Additionally, the WMU chapter of the AAUP (board-appointed faculty) has begun the process to put forth a question of confidence in Provost Greene.  I suspect additional censures, no-confidence votes, and continued pressure from the community will be forthcoming.

Remember, when signing the petition please include your relationship to WMU and any comments you may have.

In Solidarity,
Eric Denby


As the calendar year draws to a close, we’d like to tell you about what’s been happening with your bargaining team this semester.

Bargaining for a new TAU contract began early this semester and it was agreed by both parties to start by negotiating non-economic matters in our contract.  Once those are done, we will move on to the pressing and concerning monetary issues. We had hoped to get non-economic issues out of the way before next semester but unfortunately there are still items that we are unhappy with and haven’t been able to reach a satisfactory conclusion on.

It must be said however that so far we are happy with the general atmosphere during the negotiations. It has been professional, friendly, and conducive to progress. We certainly hope it continues that way once we get into the more heated issues (read: monetary issues).

Here’s a brief update on specific articles. First, here are the articles that we have reached tentative agreements on:

  • Article 3. Non-Discrimination Policy. We added language ensuring protection of gender identity and veteran status.
  • Article 6. Union Dues. After the passing of Michigan’s Right to Work Law, changes had to be made to Article 6 ensuring that TAU member dues are collected according to the new legal protocol. The WMU team was cooperative in solving this issue in a sensible way.

Second, articles which are still in progress:

  • Article 1: This article covers the definition of who belongs to our bargaining unit and who does not. We are unhappy that some departments have been hiring their own graduate students as part time instructors instead of giving them assistantships. We are hoping to stop this practice but have not been successful so far.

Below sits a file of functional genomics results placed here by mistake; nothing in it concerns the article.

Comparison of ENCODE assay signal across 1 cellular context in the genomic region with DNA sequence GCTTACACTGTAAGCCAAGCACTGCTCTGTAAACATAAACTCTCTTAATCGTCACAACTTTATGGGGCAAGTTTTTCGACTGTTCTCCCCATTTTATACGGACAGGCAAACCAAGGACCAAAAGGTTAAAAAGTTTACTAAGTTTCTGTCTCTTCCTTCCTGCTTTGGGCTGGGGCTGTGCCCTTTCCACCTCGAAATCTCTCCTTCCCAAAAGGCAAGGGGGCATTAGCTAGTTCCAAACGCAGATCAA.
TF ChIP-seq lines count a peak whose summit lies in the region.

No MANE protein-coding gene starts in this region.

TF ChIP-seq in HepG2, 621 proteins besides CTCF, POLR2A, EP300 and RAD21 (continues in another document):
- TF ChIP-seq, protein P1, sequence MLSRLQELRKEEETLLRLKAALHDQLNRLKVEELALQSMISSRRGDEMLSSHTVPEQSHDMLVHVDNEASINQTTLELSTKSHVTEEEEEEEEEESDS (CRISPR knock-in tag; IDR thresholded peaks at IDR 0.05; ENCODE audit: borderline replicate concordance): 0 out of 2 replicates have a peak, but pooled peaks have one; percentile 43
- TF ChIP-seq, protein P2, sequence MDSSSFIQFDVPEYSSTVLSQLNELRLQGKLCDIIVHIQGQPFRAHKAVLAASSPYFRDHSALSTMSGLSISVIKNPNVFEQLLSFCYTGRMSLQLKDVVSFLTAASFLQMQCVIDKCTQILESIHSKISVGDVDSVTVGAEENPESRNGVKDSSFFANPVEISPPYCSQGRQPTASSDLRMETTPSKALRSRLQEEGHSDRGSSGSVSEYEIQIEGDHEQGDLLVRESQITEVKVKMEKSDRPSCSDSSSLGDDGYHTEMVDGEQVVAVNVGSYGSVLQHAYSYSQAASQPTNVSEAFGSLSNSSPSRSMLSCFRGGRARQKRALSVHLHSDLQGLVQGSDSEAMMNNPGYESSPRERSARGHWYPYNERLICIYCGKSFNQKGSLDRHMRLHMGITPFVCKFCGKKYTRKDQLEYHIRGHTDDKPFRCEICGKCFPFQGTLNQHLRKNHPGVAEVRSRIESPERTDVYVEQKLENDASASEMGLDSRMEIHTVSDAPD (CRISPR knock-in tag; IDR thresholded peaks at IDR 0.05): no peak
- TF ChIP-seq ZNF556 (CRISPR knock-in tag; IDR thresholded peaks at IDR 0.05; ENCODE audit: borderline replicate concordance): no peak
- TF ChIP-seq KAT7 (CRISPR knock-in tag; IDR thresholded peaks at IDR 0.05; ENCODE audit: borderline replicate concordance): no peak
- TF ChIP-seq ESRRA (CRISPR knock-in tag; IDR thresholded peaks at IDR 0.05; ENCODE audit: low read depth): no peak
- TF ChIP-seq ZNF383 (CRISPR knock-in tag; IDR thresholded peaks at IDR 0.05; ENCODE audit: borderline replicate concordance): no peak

• Article 7. Information about new members to the bargaining unit. Currently, the union only receives a final list of new TAs 15 days into Fall semester. However, the union wants to become an active part of welcoming and helping new TAs adjust to life in Kalamazoo and at WMU and we want to receive information at the end of spring or early summer to do so. The WMU team have blamed the bureaucracy involved at WMU as to why we cannot have this information earlier but we’re still hoping for a common sense solution here.
  • Article 8. Appointment length for TA’s. We’re pushing for yearlong appointments in all departments and strengthening the language regarding our job security.

Our attempt in this brief update is to highlight some of the current issues, but the above does not by any means represent the entirety of the work of your bargaining team. If you would like to know more about progress made, specific language, or specific articles we encourage you to attend and join the Organizing Committee, which meets bi-weekly. The times and dates of these meetings for next semester will be advertised on our website and facebook

We hope you have a great break!

Best regards from your bargaining team,
Laars, Jaafar, Stephanie, Kevin, and Yngvi


On Tuesday the Graduate Teaching Fellows Federation (GTFF) at the University of Oregon went on strike. Representing more than 1500 graduate teaching assistants, this is the union’s first strike since members organized nearly 40 years ago. Last week, members voted to withhold their labor until the university agrees to a fair policy for maternity and medical leave. UO responded, suggesting that faculty offer “alternative assignments” in lieu of traditional finals and calling on other university employees to “take attendance” in any classes left without an instructor. This, of course, calls into question the integrity of the UO’s core mission – to educate.

Across the nation, more and more universities are attempting to balance their books on the backs of teaching assistants and part-time instructors. Universities treat us as employees in our workload, hours, and responsibilities, but regard us merely as “students” when it comes to our pay, benefits, and working conditions. Meanwhile, administrative costs and pet projects (athletics and medical schools, for instance) continue to eat up financial resources and we are left living paycheck to paycheck, accumulating mountains of debt.

We fully support the GTFF strike and stand in solidarity with our brothers and sisters in Oregon. Our power depends on our ability to work and act together. The romanticized notion that graduate school is supposed to be a trial by fire, complete with a diet of ramen noodles, just doesn’t cut it when we are asked to teach 40% of the university’s students. Medical and maternity/paternity leave are fundamental rights. We should not have to choose between showing up to work sick and missing a rent payment.

More importantly, the GTFF strike provides a time for reflection on our own contract negotiations here at WMU. While negotiations are proceeding smoothly, we have yet to discuss any of our economic challenges at the bargaining table. We have not yet discussed health care, benefits, living wages, and tuition credits. If we want to make things better for TAs, our students and our campus, we need to work together. If we want better pay, benefits, and working conditions, we need to fight for them.

Please don’t read this as a call to strike. We are optimistic that our negotiations will result in a better deal for all TAs at Western, but there are no guarantees other than this: things will only get better if we find time in our busy schedules to GET INVOLVED and work together.

To show your support and follow developments in Oregon  and at WMU, like us at www.facebook.com/tauaft

In solidarity,
Eric Denby